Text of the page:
For as long as I can remember, all things English—grammar, writing, and reading—have come easy for me. I was kicked out of my first college English class on the first day because
of how well I did on an in-class assignment
(even without the benefits of editing). Because of this, I figured when I began homeschooling my children that grammar and
writing would be just as easy for them.
I was wrong . . . very wrong.
After a couple of years struggling to help
my kids understand grammar, I realized
I needed a new approach and I needed to
make it fun since they were already stressed
enough. There were a lot of groans when we
pulled out the English textbooks.
I also had to remember that different
children learn in different ways. Children
are auditory (learn through hearing), vi-
sual (learn through seeing), or tactile (learn
through physical touch) learners. The best
teaching methods combine these learning
methods to help students more completely
understand the concepts. Games are a great
way to teach a combination of learning
styles and make learning fun.
One of the first things I did was to find and
purchase some MAD LIBS® books. These
were great for teaching nouns (person,
place, or thing), pronouns (a replacement
word for a noun), adjectives (a word that
describes a noun), and adverbs (another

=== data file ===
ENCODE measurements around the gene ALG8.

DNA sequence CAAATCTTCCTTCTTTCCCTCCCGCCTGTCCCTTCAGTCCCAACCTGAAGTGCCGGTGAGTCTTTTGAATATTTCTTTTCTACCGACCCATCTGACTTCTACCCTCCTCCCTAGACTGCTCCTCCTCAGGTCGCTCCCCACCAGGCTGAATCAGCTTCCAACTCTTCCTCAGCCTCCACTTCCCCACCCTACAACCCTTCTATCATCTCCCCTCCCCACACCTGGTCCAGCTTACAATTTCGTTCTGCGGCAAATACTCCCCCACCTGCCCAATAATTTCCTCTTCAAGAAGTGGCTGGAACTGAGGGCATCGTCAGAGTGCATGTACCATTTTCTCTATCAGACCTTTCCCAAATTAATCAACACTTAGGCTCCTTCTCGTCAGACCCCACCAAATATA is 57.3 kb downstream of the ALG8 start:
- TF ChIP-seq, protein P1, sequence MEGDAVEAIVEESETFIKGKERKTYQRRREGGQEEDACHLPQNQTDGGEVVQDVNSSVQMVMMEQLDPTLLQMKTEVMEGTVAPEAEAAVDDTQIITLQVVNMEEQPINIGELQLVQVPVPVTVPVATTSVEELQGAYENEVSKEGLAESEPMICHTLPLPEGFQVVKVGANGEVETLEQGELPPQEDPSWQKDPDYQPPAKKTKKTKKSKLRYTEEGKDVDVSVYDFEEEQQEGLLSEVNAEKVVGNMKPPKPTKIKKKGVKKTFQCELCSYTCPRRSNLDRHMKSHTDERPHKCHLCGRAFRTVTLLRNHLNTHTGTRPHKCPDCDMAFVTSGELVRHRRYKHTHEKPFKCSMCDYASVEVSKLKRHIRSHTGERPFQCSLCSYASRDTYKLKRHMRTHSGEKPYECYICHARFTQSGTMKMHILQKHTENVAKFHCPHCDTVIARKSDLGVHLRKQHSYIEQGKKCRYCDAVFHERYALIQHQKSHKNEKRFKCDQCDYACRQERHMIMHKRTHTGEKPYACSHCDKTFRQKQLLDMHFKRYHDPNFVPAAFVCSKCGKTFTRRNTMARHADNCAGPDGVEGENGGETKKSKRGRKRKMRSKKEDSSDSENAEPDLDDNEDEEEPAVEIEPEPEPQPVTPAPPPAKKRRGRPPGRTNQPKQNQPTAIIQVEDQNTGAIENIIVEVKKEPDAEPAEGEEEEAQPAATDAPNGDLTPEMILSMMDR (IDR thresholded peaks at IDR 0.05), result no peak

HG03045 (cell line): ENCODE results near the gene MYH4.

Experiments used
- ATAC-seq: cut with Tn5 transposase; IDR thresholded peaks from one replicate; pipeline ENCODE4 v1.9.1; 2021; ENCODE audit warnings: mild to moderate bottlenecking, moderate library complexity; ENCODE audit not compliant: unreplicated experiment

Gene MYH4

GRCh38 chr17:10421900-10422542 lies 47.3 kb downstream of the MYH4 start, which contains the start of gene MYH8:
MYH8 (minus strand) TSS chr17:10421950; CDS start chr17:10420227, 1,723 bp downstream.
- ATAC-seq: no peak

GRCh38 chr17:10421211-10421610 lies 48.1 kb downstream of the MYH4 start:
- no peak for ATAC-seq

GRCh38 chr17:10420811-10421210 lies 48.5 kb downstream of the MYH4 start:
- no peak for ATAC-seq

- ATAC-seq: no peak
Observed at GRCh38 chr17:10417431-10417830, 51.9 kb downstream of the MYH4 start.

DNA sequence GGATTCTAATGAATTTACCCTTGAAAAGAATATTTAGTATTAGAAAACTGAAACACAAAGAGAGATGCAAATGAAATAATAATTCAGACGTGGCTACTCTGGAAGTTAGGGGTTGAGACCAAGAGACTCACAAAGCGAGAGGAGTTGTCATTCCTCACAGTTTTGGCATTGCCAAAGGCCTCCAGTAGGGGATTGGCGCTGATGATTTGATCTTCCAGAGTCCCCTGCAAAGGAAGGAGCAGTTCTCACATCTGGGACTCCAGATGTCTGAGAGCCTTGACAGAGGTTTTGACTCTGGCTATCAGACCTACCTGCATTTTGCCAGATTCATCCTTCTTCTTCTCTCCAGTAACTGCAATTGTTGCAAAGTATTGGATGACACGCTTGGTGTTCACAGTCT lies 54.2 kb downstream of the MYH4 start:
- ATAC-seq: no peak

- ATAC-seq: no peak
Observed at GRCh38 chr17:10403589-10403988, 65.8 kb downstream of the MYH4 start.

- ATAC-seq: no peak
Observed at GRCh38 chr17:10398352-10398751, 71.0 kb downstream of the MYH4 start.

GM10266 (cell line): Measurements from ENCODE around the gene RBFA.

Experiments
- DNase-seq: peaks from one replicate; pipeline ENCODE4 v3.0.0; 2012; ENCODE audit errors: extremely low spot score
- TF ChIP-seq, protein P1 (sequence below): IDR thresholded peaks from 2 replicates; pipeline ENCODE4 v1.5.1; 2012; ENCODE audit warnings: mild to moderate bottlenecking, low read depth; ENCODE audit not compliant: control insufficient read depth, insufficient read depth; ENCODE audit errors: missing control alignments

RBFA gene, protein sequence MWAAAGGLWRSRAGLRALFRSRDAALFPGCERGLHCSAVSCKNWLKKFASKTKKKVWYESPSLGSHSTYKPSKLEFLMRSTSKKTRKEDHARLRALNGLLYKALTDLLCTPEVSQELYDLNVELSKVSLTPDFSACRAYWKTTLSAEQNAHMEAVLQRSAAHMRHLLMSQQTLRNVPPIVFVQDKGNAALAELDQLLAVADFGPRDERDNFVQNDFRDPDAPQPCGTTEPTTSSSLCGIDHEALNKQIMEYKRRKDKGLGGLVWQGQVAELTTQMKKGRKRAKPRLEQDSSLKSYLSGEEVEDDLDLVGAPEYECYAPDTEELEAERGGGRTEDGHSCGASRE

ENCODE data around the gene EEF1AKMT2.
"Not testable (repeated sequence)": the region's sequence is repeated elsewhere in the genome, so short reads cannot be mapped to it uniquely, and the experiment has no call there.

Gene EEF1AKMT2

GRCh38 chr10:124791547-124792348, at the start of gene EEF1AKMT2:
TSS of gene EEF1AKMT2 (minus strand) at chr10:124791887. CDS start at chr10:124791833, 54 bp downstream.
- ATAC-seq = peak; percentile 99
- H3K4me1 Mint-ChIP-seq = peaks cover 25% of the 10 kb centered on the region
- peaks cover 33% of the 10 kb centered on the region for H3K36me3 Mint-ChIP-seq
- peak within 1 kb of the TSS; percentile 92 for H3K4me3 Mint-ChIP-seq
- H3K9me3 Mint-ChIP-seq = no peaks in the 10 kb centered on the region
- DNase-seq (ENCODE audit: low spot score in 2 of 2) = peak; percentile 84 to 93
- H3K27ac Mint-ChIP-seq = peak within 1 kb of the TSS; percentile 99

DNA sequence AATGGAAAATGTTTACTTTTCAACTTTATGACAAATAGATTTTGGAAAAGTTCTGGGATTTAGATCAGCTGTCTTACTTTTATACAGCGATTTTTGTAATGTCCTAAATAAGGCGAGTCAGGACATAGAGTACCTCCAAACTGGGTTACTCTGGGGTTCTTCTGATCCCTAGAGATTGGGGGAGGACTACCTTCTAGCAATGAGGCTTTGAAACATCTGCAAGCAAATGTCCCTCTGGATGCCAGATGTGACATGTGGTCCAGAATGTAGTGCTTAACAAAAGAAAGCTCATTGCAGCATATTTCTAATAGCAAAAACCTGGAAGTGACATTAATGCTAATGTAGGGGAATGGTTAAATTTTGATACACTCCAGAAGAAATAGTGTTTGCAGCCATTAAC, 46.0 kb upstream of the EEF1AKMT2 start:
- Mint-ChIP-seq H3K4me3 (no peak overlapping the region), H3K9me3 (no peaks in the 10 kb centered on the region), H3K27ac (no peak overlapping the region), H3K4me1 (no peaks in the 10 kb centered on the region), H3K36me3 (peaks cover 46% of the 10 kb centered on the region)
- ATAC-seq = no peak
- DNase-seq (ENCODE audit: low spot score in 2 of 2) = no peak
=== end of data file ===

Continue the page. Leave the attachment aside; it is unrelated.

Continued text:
descriptive word, usually describing adjectives, commonly ending in –ly). Take turns
with your children coming up with and
writing down the answers to these, as they
help both auditory and visual learners.
Card games are another fun way to teach
grammar facts. Make up a set of cards and
play Go Fish. If one person has the adverb
card, he can ask for a word ending in “ly.”
A matching game, like Memory, would also
be perfect for cards. Card games are espe-
cially helpful for visual learners.
Make up songs with your kids. Take a familiar song and put grammar facts to the
tune. Songs help all learners but are great
for auditory learners. I am still able to remember both the tunes and the words that
I put to memory.
Create acrostics to help your students remember facts. FANBOYS is an acrostic for
the conjunctions—for, and, nor, but, or,
yet, since. Even better, allow them to create
their own acrostics for different grammar
facts. This helps visual learners and tactile
learners as they feel the pencil as they write.
Language Arts: Grammar!
By Ruth O’Neil
After a couple of years struggling to help my kids understand
grammar, I realized I needed a new approach.